Georges BIZET (1838 – 1875)
Carmen (1875)
Jessye Norman (soprano) – Carmen; Mirella Freni (soprano) – Micaëla; Neil Shicoff (tenor) – Don José; Simon Estes (bass-baritone) – Escamillo; Jean-Philippe Courtis (bass) – Zuniga; Ghylaine Raphanel (soprano) – Frasquita; Jean Rigby (mezzo) – Mercédès; Francois Le Roux (baritone) – Le Dancaire; Gérard Garino (tenor) – Le Remendado; Nicolas Rivenq (baritone) – Moralès; Pierre Sébastian (spoken role) – Lillas Pastia; Serge Coorsan (spoken role) – Un Guide; Choeurs de Radio France, Maîtrise de Radio France, Orchestre National de France/Seiji Ozawa
rec. Grand Auditorium de Radio France, Paris, July 1988
Synopsis in three languages but no libretto enclosed
DECCA 00289 478 2488 [79:55 + 78:39]

The producer of this original Philips issue was Erik Smith and experienced collectors know that this is as good a trademark as any to ensure an enjoyable performance. Since it is a co-production with Radio France some compromises may have been necessary and I feel I have to mention a few quirky points that irritated me. This is a version with spoken dialogue and then there is the well-known problem of balance. This time I listened to the set through headphones and a portable CD-player while on a journey and every time a patch of dialogue cropped up I had to turn up the volume to a maximum to be able to hear the voices and when I forgot to turn it down again the music came as a heavy blow on my ears. Checking on my permanent equipment the problems remained – though to a lesser extent. Another irritant was the too long pauses between numbers. I always prefer a continuous flow of the drama and here there was a feeling of hesitation. Apart from this the sound is excellent and the playing and singing of the French Radio forces leave little to be desired. French-speaking choristers and musicians form a good foundation for a recording of this French-Spanish drama. There are native speakers in the important minor roles as well; the only exception being Jean Rigby’s Mercédès, who is wholly idiomatic.

We are offered a very full version of the score and the spoken dialogue, here in a version by Janine Reiss, who also is the language coach and conductor’s assistant. To me it sounds sensible, giving much more background to the understanding of the characters than the version with Guiraud’s recitatives.

The most controversial thing about this production is Seiji Ozawa’s conducting. He quite often chooses extreme tempos, mostly on the slow side. The greatest sinner among his conductor colleagues is Leonard Bernstein in his DG recording with Met forces back in the early 1970s. He is often perversely slow and some scenes are almost somnambulistic. I return to his reading infrequently and sometimes find him enthralling – but eccentric. Ozawa is easier to live with and his aim is, no doubt, to focus on the emotions of Jessye Norman’s highly individual reading of the title role. Ozawa very frequently slows down to give her time to cajole a phrase, to wring out the last drop of erotic allure. Just listen to the Habanera; maybe even more the seductive Seguidilla. The gypsy song at the beginning of act II starts very slowly but accelerates to near-frenzy. The smugglers’ quintet on the other hand fizzes along with elegance and esprit but comes to a momentary magical near-stand-still when Carmen reveals: ‘Je suis amoureuse!’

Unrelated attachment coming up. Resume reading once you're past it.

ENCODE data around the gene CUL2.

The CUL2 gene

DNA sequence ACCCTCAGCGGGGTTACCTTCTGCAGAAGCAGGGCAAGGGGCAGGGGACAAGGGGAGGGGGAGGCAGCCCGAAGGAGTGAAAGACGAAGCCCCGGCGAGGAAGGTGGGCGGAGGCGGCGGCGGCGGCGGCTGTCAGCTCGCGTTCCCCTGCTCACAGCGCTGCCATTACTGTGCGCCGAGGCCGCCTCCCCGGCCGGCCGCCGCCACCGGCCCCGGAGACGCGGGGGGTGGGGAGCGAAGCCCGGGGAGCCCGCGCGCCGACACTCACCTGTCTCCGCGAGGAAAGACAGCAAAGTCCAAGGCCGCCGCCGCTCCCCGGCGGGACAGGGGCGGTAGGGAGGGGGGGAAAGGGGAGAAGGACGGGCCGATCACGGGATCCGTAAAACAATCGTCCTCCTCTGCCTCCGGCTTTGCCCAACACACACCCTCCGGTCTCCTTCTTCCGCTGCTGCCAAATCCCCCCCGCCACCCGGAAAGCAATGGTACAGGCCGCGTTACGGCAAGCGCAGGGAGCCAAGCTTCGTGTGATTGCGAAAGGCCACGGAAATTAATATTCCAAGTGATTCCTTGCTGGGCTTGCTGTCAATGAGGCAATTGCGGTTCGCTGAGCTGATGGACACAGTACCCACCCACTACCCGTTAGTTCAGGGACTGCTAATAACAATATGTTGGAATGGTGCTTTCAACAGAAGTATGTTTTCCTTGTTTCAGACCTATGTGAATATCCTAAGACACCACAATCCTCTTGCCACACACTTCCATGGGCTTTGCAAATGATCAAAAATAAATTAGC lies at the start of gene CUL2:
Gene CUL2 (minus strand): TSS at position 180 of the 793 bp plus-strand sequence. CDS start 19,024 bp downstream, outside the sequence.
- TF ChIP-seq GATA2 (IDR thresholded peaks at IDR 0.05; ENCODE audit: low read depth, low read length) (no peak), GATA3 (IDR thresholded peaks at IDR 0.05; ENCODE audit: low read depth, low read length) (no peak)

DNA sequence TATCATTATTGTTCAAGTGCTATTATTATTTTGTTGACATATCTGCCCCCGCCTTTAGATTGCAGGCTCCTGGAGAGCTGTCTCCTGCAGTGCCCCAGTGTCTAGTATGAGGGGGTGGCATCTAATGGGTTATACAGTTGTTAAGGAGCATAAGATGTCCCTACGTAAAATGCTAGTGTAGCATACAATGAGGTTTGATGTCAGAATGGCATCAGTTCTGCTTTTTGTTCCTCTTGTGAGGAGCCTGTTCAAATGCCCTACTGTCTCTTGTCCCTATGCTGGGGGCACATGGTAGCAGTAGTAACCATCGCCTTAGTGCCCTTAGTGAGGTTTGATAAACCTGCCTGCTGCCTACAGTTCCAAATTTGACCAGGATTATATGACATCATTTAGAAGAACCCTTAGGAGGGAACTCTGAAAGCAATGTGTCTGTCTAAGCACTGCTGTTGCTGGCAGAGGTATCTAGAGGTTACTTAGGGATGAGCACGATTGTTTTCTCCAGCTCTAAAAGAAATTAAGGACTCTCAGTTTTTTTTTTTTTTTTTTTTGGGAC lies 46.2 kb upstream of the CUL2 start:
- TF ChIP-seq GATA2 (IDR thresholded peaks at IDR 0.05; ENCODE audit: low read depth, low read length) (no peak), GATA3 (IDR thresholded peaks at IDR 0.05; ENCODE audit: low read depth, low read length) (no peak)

I could go on and pick similar moments that may seem mannered but in the end feel logical and natural. Anyway this is a unique and very fascinating collaboration between a conductor and a singer who work on the same wavelength.

Jessye Norman is in grandiose form, singing with glorious tone. Her moulding of phrase after phrase, that we have heard hundreds of times, is special indeed. Ms Norman opens the score before our eyes and shows us: ‘Look! This is a magic moment! Georges has a secret to tell about me, Carmen!’ Of all the Carmen recordings I have heard none has a more individual heroine.

Neil Shicoff is also an individualist, though not as extreme as his Carmen. As is his wont he digs wholeheartedly into his character, creating a Don José who is full of passion. The Flower Song is emotionally charged and he ends it with a beautiful diminuendo. He is heroic in the third act and humble in the opening of the final duet, but when faced with the inevitable fact: Carmen is going to leave him, all his mental dams burst. It is heart-rending.

Mirella Freni’s Micaëla was one of her loveliest creations, but by 1988 her voice had lost something of its youthful freshness and her aria is slightly marred by too much strain. The final pianissimo is however as lovely as ever. And in the beautiful duet with Don José in Act I she is caressing and caring, not the shy girl from the opening scene.

I am in two minds about Simon Estes. His was one of the finest bass-baritones of his generation but too often he employed it quite clumsily. The Toreador Song is un-French and rather crude but he also finds more soft nuances than most of his colleagues. In the duet with Don José in act III he seems almost reticent – not just a professional butcher, and I have to say that he surpasses most other Escamillos in the short love-duet at the beginning of the last act in beautiful legato.

All in all this is a remarkable recording. Partly it is quite unorthodox and I can’t say I like everything but so much is deeply moving and illuminating and Jessye Norman’s assumption of the title role is unforgettable. At budget price – and it comes on only two CDs, full to bursting point – every lover of this opera should treat themselves to this extraordinary experience. It’s a fascinating corrective to all other versions.

Göran Forsling

A remarkable recording. Jessye Norman’s assumption of the title role is unforgettable.